Nov 12, 2012

Three Duties of a Citizen

Donovan Campbell

Donovan Campbell

Three Duties of a Citizen

The historic elections of 2012 have produced spirited dialogue—and at times contentious debate—about the proper role of government in American civil society. Yet in spite of the months of campaigning, hours of airtime and billions of dollars spent arguing one way or another, scant attention has been paid to the role of the individual in shaping civil society. Yet, as citizens of our great nation, we all have a duty to do our part as individuals to carry our country forward into the future, to leave it for our children just a little bit better than we found it.

However, duty is a word that is underutilized in a country focused on rights—but not necessarily their accompanying responsibilities. Recently, I’ve heard the word most often in the title of the blockbuster video game series “Call of Duty.” As a former Marine with three combat tours, I can assure you that this word covers far more than battlefield actions (be they real or virtual). So, what, exactly, does duty mean? Douglas MacArthur, one of America’s greatest generals, is reported to have said that of all the words in the English language, “duty” is the most powerful. defines duty as “something that one is expected to do by moral or legal obligation” or “the binding or obligatory force of something that is morally or legally right.” The word itself originates from the Latin debeo, meaning both “I owe” and “I ought,” both words implying action. For our purposes, then, “duty” can be defined as “the fulfillment of a citizen’s moral obligation without regard for one’s own self-interest.”

For the average citizen, though, what does that fulfillment look like? I believe it comes in three parts:

Duty Number One: Invest in Our Own Moral Character

The entire democratic experiment that is America was founded on one critical assumption: that its citizenry would pursue virtue. John Jay, our nation’s first Chief Justice, stated that the American Constitution was “made only for a moral and religious people. It is wholly inadequate to be the government of any other.” Benjamin Franklin took this sentiment one step farther: “Only a virtuous people are capable of freedom.”[1] If our government is to continue to succeed, and we to continue to be a people free to shape our own destiny, then we must make ourselves a people worthy of freedom.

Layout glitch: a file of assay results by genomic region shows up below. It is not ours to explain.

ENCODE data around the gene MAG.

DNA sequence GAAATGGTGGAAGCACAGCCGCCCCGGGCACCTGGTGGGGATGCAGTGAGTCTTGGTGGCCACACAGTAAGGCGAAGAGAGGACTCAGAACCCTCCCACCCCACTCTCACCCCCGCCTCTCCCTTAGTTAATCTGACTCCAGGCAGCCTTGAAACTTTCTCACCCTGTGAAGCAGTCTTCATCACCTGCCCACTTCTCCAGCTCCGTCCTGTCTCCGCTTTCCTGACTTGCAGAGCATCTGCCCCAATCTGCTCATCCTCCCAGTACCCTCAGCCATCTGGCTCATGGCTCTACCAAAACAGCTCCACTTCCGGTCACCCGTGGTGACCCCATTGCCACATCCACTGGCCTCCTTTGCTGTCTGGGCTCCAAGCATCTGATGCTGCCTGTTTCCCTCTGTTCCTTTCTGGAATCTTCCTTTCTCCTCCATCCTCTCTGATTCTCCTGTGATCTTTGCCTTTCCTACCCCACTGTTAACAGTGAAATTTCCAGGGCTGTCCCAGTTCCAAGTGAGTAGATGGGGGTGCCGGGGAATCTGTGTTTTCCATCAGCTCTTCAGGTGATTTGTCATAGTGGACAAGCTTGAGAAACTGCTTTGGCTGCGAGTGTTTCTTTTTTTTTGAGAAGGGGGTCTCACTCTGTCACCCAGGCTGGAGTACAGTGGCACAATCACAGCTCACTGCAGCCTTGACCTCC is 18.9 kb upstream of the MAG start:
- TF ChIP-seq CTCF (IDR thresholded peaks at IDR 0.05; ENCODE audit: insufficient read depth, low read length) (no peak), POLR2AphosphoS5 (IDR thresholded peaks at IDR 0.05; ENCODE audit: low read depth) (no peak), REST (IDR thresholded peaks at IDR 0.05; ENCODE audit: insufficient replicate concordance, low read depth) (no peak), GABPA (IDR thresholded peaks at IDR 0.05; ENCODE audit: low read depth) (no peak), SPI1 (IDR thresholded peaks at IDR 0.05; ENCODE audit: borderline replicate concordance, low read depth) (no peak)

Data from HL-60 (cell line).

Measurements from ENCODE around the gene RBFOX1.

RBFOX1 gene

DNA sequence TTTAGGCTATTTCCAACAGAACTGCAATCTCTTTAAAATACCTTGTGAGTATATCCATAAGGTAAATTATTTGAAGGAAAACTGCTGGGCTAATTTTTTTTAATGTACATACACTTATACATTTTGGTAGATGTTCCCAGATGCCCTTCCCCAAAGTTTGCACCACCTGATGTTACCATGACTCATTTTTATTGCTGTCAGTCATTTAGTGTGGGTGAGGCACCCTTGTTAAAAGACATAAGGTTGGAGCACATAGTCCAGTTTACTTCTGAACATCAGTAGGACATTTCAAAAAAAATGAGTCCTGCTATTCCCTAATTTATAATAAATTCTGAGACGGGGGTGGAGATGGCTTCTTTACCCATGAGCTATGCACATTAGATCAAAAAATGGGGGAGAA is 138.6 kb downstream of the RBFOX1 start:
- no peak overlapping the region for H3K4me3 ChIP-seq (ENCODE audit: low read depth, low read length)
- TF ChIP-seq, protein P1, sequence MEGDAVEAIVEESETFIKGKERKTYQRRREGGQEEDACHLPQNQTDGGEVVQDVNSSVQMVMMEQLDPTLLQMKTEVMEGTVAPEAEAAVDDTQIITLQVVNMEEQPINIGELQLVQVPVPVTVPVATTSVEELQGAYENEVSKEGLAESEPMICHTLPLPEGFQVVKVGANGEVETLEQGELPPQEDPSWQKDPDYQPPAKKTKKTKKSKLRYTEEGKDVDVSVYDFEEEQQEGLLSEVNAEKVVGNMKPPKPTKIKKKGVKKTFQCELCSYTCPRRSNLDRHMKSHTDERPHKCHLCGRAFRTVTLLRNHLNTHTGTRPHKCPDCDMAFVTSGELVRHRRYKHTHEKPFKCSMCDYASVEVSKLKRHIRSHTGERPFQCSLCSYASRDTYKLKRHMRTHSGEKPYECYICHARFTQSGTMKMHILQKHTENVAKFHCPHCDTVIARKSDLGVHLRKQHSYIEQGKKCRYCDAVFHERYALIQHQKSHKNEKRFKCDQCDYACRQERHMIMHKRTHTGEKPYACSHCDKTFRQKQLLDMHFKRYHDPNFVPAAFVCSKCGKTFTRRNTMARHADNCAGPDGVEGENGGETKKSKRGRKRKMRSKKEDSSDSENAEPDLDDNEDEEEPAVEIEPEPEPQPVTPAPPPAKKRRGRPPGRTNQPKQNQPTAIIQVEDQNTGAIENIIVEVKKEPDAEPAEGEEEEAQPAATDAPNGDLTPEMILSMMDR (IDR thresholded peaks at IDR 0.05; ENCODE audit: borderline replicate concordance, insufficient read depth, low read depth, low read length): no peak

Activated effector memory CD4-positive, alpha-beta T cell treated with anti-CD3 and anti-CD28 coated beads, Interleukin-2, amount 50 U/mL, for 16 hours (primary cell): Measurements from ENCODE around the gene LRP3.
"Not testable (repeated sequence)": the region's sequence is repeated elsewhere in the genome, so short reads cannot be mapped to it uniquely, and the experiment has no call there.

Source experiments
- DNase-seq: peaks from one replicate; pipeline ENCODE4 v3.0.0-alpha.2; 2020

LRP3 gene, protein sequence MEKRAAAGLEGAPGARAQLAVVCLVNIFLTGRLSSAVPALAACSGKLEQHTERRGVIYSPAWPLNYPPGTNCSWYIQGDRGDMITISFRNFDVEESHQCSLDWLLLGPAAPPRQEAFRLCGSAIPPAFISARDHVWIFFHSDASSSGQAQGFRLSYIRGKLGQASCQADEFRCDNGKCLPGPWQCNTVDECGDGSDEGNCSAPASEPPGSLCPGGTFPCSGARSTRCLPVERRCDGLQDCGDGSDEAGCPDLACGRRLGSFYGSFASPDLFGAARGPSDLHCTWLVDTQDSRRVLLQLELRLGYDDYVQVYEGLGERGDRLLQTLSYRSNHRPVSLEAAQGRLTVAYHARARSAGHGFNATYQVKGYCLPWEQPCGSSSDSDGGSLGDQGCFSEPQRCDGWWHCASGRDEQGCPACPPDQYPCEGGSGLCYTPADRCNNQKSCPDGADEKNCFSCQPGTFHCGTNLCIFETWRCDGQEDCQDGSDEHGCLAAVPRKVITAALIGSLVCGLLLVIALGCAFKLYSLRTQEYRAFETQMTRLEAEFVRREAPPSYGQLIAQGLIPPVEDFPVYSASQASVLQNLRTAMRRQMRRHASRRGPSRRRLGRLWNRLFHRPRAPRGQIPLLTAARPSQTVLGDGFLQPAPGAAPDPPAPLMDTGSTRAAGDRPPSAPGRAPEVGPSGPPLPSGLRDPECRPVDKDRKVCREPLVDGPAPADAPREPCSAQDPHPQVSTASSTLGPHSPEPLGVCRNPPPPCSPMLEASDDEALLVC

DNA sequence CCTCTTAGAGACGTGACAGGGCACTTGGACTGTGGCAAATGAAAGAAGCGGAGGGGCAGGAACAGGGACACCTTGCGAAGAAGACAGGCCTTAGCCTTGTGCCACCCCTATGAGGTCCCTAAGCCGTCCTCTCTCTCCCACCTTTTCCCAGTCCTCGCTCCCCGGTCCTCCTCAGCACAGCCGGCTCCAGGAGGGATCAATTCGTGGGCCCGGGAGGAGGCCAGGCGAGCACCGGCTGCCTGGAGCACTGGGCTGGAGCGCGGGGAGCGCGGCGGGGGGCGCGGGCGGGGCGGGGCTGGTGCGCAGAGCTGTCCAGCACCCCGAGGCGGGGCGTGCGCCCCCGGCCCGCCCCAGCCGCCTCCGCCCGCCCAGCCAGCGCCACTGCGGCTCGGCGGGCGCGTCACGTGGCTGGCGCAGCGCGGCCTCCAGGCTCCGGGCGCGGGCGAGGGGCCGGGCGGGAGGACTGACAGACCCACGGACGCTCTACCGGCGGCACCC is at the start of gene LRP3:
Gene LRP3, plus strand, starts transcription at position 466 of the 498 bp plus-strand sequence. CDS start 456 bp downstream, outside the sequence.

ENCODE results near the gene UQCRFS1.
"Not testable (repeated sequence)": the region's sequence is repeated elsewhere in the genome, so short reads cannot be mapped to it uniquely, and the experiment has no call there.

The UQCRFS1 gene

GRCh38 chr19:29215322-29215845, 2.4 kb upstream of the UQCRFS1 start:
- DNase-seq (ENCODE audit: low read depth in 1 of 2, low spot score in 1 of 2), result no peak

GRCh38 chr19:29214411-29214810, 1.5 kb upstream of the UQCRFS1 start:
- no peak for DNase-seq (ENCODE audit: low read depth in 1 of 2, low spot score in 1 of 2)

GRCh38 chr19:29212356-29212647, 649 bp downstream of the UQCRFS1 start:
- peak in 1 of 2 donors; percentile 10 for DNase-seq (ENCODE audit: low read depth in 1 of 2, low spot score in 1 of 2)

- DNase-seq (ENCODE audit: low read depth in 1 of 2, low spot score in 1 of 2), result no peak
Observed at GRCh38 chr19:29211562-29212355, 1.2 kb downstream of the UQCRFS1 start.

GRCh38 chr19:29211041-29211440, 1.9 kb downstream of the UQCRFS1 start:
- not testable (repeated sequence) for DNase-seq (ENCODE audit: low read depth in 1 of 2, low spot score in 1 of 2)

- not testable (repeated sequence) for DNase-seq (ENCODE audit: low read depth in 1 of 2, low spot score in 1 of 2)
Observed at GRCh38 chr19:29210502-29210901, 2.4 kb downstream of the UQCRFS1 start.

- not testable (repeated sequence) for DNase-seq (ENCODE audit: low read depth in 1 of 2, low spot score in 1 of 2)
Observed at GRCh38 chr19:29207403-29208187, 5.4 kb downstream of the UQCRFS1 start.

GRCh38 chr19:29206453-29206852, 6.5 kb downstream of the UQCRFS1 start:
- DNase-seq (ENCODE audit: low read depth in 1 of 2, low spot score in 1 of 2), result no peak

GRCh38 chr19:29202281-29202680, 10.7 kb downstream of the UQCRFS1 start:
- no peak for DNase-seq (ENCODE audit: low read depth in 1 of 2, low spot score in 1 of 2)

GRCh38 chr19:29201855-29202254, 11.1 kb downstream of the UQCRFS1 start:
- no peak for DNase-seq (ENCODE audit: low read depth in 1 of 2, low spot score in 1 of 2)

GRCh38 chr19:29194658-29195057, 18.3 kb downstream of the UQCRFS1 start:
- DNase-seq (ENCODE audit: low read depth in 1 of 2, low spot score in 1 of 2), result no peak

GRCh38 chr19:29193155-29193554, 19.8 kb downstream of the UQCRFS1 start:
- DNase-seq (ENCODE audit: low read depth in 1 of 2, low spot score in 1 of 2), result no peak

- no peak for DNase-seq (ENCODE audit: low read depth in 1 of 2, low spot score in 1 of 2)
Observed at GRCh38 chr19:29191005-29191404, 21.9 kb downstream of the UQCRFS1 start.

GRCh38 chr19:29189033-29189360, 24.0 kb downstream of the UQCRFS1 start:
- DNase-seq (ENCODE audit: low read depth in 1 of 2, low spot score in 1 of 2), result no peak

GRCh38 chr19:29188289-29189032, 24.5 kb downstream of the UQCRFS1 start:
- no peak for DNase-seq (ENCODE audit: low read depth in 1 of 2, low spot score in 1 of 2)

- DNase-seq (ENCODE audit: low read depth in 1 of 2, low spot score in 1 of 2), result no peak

Franklin himself outlined thirteen critical virtues and is known to have kept a list of the virtue he was working on each day. For us to be effective in meeting our first duty, we have to pursue virtue with the same intentionality as did Franklin—indeed, with the same intentionality with which we pursue anything else that we want to succeed at in life. Regardless of what we believe are the core virtues to pursue, we can all align on the fact that we need to be deliberate about how we build them into our own life, on how we become, say, more courageous, or honest, or kind, or disciplined, or any one of a myriad of other things. So it is worth asking ourselves the question: “Can I honestly identify which virtue(s) I am pursuing in my own life, and can I point to the actions I am taking that prove my pursuit?”

Duty Number Two: Invest in the Next Generation

It is easy to agree that investing in others is important—in the same way that it is easy, say, to agree that freedom is a good thing—but it is very hard to actually carry out that investment in a sustained and deliberate fashion (else there would be very little written on the subject of work-life balance). In the same way that freedom requires some level of armed forces needing money, people, and years of training to sustain, so also building into the next generation takes money, people, and years of effort if it is to bear fruit. Societies from the Spartans to the Jesuits have put this concept into practice to mold the next generation according to the values of the current one—indeed, a famous Jesuit quote states “Give us a boy until the age of seven, and we will give you the man.”